City and county officials have launched a coordinated effort to track down the source of an on-again, off-again stench that returned to Ahwatukee with a vengeance late last week.
Led by city Office of Environmental Programs, several Phoenix departments are working with freeway developer Connect202Partners, Southwest Gas and the Maricopa County Air Quality Department to track the odor that has been plaguing a portion of Ahwatukee intermittently since August.
“You can’t even go outside,” complained Ahwatukee resident Joe Lanzo on Saturday, Dec. 16. “It is actually seeping through the walls like a large sulfur smell.”
Lanzo, who lives near Desert Vista High School in what appears to be part of the affected area, said the stench had disappeared over the first weekend of December.
It returned on Thursday, the same day the county issued a high-pollution alert Valleywide.
Three weeks ago, during the previous air quality alert, the stench was so bad that Lanzo said his son woke up vomiting.
The area most affected by the smell appears to be bordered by Chandler Boulevard and Pecos Road and 40th and 32nd streets, according to county air quality officials.
Moreover, it appears that complaints to the city and county seem to occur largely at the end of the month, although the re-emergence of the stench last Thursday, Dec. 14, indicates no discernible pattern yet to when the odor occurs.
“Identifying the source of odors can be very challenging and particularly so when the odor comes and goes,” said Tamra Ingersoll, spokeswoman for the Office of Environmental Programs.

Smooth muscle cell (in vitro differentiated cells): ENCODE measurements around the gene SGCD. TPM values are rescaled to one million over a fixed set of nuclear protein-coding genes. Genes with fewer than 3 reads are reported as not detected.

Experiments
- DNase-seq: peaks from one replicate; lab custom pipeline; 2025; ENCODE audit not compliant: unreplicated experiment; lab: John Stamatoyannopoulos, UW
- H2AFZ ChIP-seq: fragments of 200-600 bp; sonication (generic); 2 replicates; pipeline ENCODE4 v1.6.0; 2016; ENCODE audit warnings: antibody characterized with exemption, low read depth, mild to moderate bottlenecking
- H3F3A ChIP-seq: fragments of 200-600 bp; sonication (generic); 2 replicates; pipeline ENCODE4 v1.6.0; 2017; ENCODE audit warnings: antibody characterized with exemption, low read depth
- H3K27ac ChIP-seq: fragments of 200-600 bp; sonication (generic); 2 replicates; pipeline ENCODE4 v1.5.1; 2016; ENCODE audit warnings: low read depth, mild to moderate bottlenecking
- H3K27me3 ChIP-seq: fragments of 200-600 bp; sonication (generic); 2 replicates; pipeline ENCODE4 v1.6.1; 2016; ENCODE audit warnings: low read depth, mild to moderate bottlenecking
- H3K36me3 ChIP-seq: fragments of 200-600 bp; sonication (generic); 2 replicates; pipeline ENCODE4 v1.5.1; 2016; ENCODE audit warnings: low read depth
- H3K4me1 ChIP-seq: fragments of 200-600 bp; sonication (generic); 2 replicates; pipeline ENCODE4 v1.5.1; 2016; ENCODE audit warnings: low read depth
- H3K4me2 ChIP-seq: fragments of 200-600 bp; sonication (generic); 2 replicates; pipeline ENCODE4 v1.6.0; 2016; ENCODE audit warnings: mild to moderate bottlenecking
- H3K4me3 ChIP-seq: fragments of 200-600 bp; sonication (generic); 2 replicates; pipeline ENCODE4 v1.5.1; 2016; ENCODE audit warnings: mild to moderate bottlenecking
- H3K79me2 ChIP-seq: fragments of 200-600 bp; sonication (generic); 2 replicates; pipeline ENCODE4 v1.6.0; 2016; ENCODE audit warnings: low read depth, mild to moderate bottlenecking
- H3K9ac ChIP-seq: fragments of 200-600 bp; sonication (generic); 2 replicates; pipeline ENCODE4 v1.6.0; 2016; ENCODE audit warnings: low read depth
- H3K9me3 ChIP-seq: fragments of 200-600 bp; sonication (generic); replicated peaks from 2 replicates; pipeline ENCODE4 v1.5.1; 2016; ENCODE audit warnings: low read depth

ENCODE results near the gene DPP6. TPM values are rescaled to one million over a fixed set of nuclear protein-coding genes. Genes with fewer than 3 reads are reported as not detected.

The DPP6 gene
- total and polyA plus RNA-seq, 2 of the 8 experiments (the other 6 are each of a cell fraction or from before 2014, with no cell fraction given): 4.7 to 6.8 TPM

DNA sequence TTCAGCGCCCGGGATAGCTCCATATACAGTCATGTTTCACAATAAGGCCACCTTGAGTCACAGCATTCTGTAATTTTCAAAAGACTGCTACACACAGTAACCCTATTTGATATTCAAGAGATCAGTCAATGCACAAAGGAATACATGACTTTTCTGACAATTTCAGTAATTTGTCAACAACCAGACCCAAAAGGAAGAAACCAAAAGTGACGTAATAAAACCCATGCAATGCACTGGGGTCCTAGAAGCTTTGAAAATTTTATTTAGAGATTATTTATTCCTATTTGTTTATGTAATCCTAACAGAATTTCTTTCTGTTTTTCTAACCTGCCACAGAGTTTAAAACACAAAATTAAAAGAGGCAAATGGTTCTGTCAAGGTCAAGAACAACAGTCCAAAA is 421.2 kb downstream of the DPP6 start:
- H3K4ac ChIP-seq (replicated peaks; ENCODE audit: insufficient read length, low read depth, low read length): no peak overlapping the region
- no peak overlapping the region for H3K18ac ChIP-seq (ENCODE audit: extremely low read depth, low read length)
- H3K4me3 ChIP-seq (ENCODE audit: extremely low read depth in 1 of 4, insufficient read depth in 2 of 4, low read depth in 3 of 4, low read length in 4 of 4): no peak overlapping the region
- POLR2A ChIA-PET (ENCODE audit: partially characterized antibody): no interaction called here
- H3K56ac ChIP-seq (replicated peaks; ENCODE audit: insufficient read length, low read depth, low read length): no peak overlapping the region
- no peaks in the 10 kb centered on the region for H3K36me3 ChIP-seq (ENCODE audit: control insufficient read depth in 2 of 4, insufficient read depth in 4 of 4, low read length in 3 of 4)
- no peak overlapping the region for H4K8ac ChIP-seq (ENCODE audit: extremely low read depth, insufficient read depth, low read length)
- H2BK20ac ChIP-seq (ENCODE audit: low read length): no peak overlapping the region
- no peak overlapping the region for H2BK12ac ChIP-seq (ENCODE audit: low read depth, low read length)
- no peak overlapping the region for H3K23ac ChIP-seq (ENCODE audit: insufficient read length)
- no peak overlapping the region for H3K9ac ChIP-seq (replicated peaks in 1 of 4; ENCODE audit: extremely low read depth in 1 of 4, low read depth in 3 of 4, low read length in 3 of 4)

“Our focus is to develop some good theories about potential sources so we boost our chances for tracking down the correct source location or locations when the odor is present.
“We encourage citizens to call and report when they experience the odor. Any details callers can provide, particularly the time and location where they noticed the odor, and a description of the odor will help us narrow our focus,” she added.
People can call that office at 602-256-5669 between 8 a.m. and 3 p.m. and 602-261-8000 after 3 p.m. or on holidays or weekends.
So far, the probe has indicated two sewer manhole locations that need further investigation.
But investigators also are gathering information on private dry wells used for stormwater retention and control.
The city Water Services Department also has checked out storm drain open channels, outfalls and stormwater pipes.
“The water at the outfalls was clear and not stagnant, no problem areas were observed in the channels or the pipes and no odors were noticed,” according to a report obtained by AFN.
Tricia Baluff, program manager for the Office of Environmental Programs reported going out at midnight recently to an area on West 17th Avenue north of Pecos Road and detecting a “faint rotten-egg odor” that cleared up within a half-hour.
“This really seems to illustrate the elusive nature of this odor,” she said.
The city also is planning to check with Tempe for information on any construction projects in that city and with the Gila River Indian Community.
“Given the elusive nature of these odors, we need to get some monitors out there around the hotspots collecting continuous data for a week or so to get a better idea of levels/duration/location of what we are dealing with,” Baluff told her fellow taskforce members.
“Is there some activity that lines up with the complaint date trend? In particular, the City and Connect202 could check their activities and see if there’s anything that seems to be at least superficially correlated,” she stated, adding that wind patterns also must be checked to “help us focus on possible sources even further.”